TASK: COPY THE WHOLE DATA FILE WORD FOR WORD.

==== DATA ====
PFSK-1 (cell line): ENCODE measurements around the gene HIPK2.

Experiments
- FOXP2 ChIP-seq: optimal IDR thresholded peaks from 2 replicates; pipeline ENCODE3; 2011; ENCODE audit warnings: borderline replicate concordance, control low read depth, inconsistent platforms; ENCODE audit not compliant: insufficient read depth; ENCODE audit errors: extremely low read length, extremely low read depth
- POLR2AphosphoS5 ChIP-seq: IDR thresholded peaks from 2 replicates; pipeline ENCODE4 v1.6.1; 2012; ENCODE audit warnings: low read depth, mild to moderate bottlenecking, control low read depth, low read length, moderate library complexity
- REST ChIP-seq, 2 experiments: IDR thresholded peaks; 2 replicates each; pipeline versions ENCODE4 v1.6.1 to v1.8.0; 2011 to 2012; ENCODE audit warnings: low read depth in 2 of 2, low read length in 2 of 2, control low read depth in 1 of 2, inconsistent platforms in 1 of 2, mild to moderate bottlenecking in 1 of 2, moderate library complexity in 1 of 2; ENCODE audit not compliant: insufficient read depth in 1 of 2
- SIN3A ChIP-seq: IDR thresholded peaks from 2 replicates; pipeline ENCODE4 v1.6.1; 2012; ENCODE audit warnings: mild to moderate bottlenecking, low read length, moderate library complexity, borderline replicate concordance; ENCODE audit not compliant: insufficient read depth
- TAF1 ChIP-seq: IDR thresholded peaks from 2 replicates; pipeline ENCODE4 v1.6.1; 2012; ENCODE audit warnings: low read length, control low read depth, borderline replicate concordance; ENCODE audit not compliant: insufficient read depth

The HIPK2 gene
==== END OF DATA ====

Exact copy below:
PFSK-1 (cell line): ENCODE measurements around the gene HIPK2.

Experiments
- FOXP2 ChIP-seq: optimal IDR thresholded peaks from 2 replicates; pipeline ENCODE3; 2011; ENCODE audit warnings: borderline replicate concordance, control low read depth, inconsistent platforms; ENCODE audit not compliant: insufficient read depth; ENCODE audit errors: extremely low read length, extremely low read depth
- POLR2AphosphoS5 ChIP-seq: IDR thresholded peaks from 2 replicates; pipeline ENCODE4 v1.6.1; 2012; ENCODE audit warnings: low read depth, mild to moderate bottlenecking, control low read depth, low read length, moderate library complexity
- REST ChIP-seq, 2 experiments: IDR thresholded peaks; 2 replicates each; pipeline versions ENCODE4 v1.6.1 to v1.8.0; 2011 to 2012; ENCODE audit warnings: low read depth in 2 of 2, low read length in 2 of 2, control low read depth in 1 of 2, inconsistent platforms in 1 of 2, mild to moderate bottlenecking in 1 of 2, moderate library complexity in 1 of 2; ENCODE audit not compliant: insufficient read depth in 1 of 2
- SIN3A ChIP-seq: IDR thresholded peaks from 2 replicates; pipeline ENCODE4 v1.6.1; 2012; ENCODE audit warnings: mild to moderate bottlenecking, low read length, moderate library complexity, borderline replicate concordance; ENCODE audit not compliant: insufficient read depth
- TAF1 ChIP-seq: IDR thresholded peaks from 2 replicates; pipeline ENCODE4 v1.6.1; 2012; ENCODE audit warnings: low read length, control low read depth, borderline replicate concordance; ENCODE audit not compliant: insufficient read depth

The HIPK2 gene